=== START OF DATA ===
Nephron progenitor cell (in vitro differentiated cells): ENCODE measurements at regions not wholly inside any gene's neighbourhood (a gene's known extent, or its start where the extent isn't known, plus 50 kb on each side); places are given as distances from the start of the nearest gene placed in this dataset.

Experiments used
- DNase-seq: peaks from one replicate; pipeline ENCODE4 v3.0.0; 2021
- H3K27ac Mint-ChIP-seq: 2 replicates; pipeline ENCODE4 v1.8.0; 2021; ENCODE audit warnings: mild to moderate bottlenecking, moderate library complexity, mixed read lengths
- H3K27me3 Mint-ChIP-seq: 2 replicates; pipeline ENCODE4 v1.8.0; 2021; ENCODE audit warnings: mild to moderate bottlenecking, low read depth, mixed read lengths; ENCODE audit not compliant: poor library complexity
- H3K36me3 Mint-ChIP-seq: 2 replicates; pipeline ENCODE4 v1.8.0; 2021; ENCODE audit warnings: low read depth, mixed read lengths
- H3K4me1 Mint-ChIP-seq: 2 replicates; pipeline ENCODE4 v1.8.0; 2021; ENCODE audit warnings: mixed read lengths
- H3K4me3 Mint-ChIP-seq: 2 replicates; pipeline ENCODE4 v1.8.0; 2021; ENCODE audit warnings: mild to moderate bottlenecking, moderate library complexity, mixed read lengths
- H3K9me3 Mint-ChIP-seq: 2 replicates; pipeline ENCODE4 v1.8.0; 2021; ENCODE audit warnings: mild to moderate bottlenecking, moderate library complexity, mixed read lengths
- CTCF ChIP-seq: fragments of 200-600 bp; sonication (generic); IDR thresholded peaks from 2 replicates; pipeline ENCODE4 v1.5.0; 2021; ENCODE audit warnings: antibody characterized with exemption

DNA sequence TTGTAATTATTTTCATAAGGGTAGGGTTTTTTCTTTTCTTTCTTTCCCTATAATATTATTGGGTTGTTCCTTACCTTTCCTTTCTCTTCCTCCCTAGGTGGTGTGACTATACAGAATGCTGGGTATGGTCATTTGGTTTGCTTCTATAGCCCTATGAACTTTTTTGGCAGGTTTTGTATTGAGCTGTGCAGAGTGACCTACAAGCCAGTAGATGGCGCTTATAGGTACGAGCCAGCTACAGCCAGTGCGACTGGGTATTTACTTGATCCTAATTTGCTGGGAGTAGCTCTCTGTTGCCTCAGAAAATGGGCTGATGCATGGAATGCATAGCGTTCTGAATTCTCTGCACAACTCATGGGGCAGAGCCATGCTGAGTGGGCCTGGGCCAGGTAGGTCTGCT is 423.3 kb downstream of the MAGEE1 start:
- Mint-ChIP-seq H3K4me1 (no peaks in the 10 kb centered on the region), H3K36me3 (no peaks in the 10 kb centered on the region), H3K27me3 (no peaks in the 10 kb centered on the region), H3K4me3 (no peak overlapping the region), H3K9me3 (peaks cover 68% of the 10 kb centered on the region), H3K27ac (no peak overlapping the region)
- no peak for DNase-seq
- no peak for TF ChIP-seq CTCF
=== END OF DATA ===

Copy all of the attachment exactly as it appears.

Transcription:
Nephron progenitor cell (in vitro differentiated cells): ENCODE measurements at regions not wholly inside any gene's neighbourhood (a gene's known extent, or its start where the extent isn't known, plus 50 kb on each side); places are given as distances from the start of the nearest gene placed in this dataset.

Experiments used
- DNase-seq: peaks from one replicate; pipeline ENCODE4 v3.0.0; 2021
- H3K27ac Mint-ChIP-seq: 2 replicates; pipeline ENCODE4 v1.8.0; 2021; ENCODE audit warnings: mild to moderate bottlenecking, moderate library complexity, mixed read lengths
- H3K27me3 Mint-ChIP-seq: 2 replicates; pipeline ENCODE4 v1.8.0; 2021; ENCODE audit warnings: mild to moderate bottlenecking, low read depth, mixed read lengths; ENCODE audit not compliant: poor library complexity
- H3K36me3 Mint-ChIP-seq: 2 replicates; pipeline ENCODE4 v1.8.0; 2021; ENCODE audit warnings: low read depth, mixed read lengths
- H3K4me1 Mint-ChIP-seq: 2 replicates; pipeline ENCODE4 v1.8.0; 2021; ENCODE audit warnings: mixed read lengths
- H3K4me3 Mint-ChIP-seq: 2 replicates; pipeline ENCODE4 v1.8.0; 2021; ENCODE audit warnings: mild to moderate bottlenecking, moderate library complexity, mixed read lengths
- H3K9me3 Mint-ChIP-seq: 2 replicates; pipeline ENCODE4 v1.8.0; 2021; ENCODE audit warnings: mild to moderate bottlenecking, moderate library complexity, mixed read lengths
- CTCF ChIP-seq: fragments of 200-600 bp; sonication (generic); IDR thresholded peaks from 2 replicates; pipeline ENCODE4 v1.5.0; 2021; ENCODE audit warnings: antibody characterized with exemption

DNA sequence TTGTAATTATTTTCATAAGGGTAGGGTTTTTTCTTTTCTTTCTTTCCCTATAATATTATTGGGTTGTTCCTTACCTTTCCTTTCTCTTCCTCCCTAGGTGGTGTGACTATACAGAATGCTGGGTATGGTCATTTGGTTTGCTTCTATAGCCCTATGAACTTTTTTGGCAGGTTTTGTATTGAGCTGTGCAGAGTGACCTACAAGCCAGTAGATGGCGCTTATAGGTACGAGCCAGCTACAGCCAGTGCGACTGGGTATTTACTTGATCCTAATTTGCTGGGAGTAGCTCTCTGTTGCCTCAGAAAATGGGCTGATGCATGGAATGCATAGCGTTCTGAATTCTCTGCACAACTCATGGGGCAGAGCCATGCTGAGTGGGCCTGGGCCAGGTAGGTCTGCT is 423.3 kb downstream of the MAGEE1 start:
- Mint-ChIP-seq H3K4me1 (no peaks in the 10 kb centered on the region), H3K36me3 (no peaks in the 10 kb centered on the region), H3K27me3 (no peaks in the 10 kb centered on the region), H3K4me3 (no peak overlapping the region), H3K9me3 (peaks cover 68% of the 10 kb centered on the region), H3K27ac (no peak overlapping the region)
- no peak for DNase-seq
- no peak for TF ChIP-seq CTCF